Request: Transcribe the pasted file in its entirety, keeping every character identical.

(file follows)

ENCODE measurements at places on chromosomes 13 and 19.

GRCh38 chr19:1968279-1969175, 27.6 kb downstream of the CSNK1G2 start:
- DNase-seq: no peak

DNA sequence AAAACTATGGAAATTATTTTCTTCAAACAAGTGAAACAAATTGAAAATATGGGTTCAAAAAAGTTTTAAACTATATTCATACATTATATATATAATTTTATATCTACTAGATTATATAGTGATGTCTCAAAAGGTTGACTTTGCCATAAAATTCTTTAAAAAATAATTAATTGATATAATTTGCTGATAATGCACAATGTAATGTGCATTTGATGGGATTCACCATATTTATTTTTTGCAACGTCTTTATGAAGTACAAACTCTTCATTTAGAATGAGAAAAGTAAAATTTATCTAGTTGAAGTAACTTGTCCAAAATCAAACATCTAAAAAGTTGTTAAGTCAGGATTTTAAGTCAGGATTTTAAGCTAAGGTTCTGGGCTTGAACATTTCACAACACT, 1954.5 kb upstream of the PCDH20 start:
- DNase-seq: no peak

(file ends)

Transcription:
ENCODE measurements at places on chromosomes 13 and 19.

GRCh38 chr19:1968279-1969175, 27.6 kb downstream of the CSNK1G2 start:
- DNase-seq: no peak

DNA sequence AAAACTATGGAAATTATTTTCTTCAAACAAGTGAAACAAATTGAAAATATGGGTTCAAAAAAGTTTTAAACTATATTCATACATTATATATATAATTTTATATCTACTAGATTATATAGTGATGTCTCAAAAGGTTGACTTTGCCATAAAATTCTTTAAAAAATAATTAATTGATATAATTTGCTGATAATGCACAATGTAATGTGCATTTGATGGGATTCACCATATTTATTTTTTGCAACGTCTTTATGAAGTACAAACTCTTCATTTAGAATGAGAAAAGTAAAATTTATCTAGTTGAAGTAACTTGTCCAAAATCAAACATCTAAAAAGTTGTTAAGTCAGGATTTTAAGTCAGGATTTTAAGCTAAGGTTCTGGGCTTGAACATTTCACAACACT, 1954.5 kb upstream of the PCDH20 start:
- DNase-seq: no peak